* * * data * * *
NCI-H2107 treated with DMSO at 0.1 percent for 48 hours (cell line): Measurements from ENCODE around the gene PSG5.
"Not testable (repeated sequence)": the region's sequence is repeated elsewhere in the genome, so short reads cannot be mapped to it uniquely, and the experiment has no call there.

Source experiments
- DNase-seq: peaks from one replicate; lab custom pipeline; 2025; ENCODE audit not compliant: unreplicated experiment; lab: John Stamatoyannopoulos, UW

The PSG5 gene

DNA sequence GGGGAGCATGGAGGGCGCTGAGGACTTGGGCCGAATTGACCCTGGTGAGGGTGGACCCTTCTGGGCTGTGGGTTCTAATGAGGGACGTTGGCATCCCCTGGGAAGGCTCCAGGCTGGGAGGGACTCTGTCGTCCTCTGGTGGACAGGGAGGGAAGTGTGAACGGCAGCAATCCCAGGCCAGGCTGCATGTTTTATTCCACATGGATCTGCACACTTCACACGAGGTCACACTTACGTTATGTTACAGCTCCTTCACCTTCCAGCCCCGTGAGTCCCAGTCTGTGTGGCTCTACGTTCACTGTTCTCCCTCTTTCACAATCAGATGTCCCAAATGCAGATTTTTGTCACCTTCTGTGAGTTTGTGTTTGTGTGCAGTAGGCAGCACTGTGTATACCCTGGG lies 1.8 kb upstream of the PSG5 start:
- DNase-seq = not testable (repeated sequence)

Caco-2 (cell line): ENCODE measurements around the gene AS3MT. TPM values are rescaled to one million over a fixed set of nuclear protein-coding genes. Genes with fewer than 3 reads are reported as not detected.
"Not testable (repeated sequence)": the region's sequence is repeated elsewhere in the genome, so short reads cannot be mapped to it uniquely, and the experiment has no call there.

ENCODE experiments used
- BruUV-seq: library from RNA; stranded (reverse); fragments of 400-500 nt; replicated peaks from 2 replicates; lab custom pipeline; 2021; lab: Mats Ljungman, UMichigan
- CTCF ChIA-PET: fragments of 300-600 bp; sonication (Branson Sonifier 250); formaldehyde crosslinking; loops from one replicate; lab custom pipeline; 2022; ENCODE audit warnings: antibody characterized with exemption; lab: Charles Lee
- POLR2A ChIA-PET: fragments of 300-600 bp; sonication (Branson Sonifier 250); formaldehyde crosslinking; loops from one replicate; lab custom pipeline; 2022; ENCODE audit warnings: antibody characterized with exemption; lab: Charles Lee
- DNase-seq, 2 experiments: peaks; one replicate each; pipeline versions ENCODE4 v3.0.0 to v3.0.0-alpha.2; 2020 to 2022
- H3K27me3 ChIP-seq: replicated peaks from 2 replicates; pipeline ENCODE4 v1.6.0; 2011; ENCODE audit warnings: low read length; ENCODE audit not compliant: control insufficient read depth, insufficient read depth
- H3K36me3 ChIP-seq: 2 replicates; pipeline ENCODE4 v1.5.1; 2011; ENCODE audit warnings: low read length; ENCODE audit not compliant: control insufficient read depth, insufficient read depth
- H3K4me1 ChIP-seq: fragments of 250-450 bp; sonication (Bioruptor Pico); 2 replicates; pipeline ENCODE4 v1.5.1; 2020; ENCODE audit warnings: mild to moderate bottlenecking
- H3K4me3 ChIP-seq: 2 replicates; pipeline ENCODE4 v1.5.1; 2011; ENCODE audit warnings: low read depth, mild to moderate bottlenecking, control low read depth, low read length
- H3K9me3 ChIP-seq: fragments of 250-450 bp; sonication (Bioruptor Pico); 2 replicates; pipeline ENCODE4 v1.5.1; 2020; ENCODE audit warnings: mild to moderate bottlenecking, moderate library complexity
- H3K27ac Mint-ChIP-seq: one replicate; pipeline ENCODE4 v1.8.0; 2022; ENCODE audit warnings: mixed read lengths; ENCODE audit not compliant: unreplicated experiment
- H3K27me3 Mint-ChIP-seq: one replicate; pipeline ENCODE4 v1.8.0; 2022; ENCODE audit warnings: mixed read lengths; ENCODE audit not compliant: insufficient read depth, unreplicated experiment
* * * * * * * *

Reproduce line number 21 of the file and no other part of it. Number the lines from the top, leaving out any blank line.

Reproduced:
- H3K27me3 Mint-ChIP-seq: one replicate; pipeline ENCODE4 v1.8.0; 2022; ENCODE audit warnings: mixed read lengths; ENCODE audit not compliant: insufficient read depth, unreplicated experiment